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If you plan on renting for just an hour, kayaking in Hong Kong would cost about $80 for a single kayak. Whereas if you’re renting for two people, it would cost around $140. 

What should I wear when I kayak in Hong Kong? 

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When kayaking in Hong Kong, it’s important to be well-equipped for safety measures. Here are the following things you should wear when you kayak:

  • Life vest – It’s important to enjoy kayaking while being safe at the same time. With that in mind, don’t skip the life vest. It could save your life during emergencies. 
What should I wear when I kayak in Hong Kong
  • Sunscreen – To protect your skin from the sun rays during kayaking, it’s important to wear at least 50 SPF sunscreen. Do note, however, that there are certain types of sunscreens that are harmful for the coral reefs. It’s best to avoid these ingredients: Octinoxate, Oxybenzone, Benzophenone-8, OD-PABA, Octocrylene, 3-Benzylidene camphor, Benzophenone-1, and 4-Methylbenzylidene camphor.
  • Comfortable waterproof clothing – Opt for waterproof clothing because it’s much safer to wear something like cotton. Additionally, you should check the weather beforehand to know what’s best to wear. If it’s cold, layer with a polyester jacket and a waterproof jacket.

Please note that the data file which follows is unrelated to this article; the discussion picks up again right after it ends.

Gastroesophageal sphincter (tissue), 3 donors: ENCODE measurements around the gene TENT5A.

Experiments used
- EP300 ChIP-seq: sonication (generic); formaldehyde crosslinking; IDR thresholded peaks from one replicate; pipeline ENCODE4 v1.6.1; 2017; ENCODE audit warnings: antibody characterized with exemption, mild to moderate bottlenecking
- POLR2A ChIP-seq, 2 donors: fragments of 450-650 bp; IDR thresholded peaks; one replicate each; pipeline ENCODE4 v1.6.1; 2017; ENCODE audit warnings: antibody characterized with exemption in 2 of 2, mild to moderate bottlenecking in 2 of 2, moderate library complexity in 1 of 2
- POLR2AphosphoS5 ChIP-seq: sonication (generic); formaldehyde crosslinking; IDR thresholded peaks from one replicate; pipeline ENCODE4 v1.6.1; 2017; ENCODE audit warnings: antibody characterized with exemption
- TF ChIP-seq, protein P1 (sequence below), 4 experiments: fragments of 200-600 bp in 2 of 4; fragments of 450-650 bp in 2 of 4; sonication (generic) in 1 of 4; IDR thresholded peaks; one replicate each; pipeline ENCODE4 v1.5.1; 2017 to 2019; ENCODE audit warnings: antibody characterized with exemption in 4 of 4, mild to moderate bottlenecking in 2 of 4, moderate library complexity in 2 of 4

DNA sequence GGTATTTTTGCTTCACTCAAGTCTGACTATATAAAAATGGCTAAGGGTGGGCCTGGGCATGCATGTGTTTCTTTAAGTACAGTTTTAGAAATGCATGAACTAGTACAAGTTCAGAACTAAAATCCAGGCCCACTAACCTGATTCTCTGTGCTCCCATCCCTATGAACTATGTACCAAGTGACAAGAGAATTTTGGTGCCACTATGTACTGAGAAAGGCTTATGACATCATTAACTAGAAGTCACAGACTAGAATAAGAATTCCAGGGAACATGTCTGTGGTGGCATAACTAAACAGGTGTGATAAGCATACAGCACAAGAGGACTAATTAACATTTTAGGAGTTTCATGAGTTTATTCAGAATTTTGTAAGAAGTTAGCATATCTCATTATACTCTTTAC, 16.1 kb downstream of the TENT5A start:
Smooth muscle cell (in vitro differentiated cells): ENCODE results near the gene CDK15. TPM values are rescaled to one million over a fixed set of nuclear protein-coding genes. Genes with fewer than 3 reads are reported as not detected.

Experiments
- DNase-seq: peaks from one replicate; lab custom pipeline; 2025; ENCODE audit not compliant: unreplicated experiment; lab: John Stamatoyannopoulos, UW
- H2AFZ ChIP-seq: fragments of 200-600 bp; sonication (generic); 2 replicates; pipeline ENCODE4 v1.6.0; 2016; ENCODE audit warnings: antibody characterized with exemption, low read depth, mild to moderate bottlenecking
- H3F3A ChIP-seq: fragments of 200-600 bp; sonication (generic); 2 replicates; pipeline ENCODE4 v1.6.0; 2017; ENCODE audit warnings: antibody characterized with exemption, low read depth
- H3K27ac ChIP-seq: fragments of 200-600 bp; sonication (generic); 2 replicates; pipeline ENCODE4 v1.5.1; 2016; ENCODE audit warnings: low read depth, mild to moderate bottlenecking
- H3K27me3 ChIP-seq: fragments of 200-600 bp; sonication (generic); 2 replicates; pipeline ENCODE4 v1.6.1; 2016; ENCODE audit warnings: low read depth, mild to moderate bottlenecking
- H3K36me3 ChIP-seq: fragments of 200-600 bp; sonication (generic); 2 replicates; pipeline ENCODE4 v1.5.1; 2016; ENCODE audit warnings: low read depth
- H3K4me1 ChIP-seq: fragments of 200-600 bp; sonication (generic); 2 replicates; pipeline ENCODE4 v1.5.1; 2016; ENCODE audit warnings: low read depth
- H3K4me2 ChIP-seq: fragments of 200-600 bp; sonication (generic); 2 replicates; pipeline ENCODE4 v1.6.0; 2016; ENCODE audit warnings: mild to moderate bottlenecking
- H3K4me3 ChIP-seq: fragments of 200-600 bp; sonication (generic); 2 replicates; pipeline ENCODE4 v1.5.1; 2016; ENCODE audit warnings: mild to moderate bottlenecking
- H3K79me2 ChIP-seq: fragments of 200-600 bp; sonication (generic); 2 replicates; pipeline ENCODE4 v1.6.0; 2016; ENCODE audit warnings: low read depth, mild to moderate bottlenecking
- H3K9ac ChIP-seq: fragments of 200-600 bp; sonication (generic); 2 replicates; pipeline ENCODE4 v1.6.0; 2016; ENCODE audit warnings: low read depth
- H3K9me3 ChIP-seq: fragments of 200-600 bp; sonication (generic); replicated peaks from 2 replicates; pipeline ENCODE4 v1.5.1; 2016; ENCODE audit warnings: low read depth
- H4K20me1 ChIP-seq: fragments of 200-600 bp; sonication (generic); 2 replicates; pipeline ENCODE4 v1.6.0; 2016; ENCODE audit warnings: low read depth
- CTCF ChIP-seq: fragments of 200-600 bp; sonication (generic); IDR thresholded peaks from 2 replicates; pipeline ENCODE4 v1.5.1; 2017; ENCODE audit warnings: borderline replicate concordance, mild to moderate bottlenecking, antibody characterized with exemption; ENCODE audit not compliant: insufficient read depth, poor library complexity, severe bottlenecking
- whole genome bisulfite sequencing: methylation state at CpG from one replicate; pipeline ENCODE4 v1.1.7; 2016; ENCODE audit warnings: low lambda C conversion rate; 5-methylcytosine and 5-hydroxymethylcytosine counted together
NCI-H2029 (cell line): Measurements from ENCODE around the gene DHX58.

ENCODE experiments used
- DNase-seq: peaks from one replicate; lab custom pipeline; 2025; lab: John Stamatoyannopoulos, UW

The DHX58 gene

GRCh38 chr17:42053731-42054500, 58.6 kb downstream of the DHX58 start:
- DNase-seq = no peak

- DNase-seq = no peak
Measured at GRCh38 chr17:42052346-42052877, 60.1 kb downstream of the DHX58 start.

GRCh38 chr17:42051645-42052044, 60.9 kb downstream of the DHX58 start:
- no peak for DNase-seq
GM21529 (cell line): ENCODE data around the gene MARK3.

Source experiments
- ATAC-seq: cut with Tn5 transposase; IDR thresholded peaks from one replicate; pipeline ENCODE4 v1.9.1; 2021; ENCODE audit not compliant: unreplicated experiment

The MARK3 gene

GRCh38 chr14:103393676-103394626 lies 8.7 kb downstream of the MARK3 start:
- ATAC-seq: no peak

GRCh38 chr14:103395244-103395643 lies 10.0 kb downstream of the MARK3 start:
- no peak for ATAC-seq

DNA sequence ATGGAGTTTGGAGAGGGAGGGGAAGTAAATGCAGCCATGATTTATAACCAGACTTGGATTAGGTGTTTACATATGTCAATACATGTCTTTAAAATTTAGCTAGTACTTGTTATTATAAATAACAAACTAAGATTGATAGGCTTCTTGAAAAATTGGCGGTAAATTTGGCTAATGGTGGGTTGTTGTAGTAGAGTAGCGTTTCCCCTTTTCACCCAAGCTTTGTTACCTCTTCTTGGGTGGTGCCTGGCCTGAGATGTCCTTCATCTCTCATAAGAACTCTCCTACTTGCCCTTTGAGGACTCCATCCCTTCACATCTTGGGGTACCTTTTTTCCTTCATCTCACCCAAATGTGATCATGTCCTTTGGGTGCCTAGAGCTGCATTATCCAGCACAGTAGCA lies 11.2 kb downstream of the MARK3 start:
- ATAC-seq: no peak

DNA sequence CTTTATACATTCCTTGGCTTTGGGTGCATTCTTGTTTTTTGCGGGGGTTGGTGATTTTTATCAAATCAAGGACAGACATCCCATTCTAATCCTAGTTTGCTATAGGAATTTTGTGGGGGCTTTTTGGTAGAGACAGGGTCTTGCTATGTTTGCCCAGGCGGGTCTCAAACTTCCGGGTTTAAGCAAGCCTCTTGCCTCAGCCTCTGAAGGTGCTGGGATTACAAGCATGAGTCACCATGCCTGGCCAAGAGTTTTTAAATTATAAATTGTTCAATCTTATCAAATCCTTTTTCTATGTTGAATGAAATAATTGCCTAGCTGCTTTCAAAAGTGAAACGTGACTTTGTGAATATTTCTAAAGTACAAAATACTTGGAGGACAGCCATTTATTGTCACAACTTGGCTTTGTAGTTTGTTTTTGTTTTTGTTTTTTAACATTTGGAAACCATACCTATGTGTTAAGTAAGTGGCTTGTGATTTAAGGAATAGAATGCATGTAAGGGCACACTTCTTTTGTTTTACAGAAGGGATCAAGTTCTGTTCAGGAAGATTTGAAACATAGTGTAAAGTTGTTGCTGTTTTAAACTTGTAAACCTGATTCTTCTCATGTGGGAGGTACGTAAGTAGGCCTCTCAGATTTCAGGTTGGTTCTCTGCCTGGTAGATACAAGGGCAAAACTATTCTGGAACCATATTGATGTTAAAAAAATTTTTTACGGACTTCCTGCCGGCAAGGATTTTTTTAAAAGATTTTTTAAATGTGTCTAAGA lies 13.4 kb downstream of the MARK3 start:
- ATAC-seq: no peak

• Water Shoes or sandals – It’s important that your footwear is light-weight and suitable for water use. Using one will help protect your feet. 

What should I bring when I kayak in Hong Kong?

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When kayaking in Hong Kong (or any place for that matter), it’s important to bring the following:

  • Spare paddle – You already have a paddle with you, so why do you need to bring extra? Well, there are times when paddles break or get lost so it’s important to have a spare one with you. After all, it’s hard to control the direction of where you will head if you don’t have a paddle. 
  • Phone in a waterproof cover or container – This is especially important if you’re traveling far from land. You’ll never know when you’ll need to call for help. 
What should I bring when I kayak in Hong Kong
  • Whistle – Kayakers use this for signaling, especially when they need help. In the waters, you can shout as much as you can, but the whistle will still be louder. 
  • Headlamp – If you’re kayaking during night for any reason, bringing a headlamp with you is a must. Since you need both hands to control the paddle, it has to be a headlamp.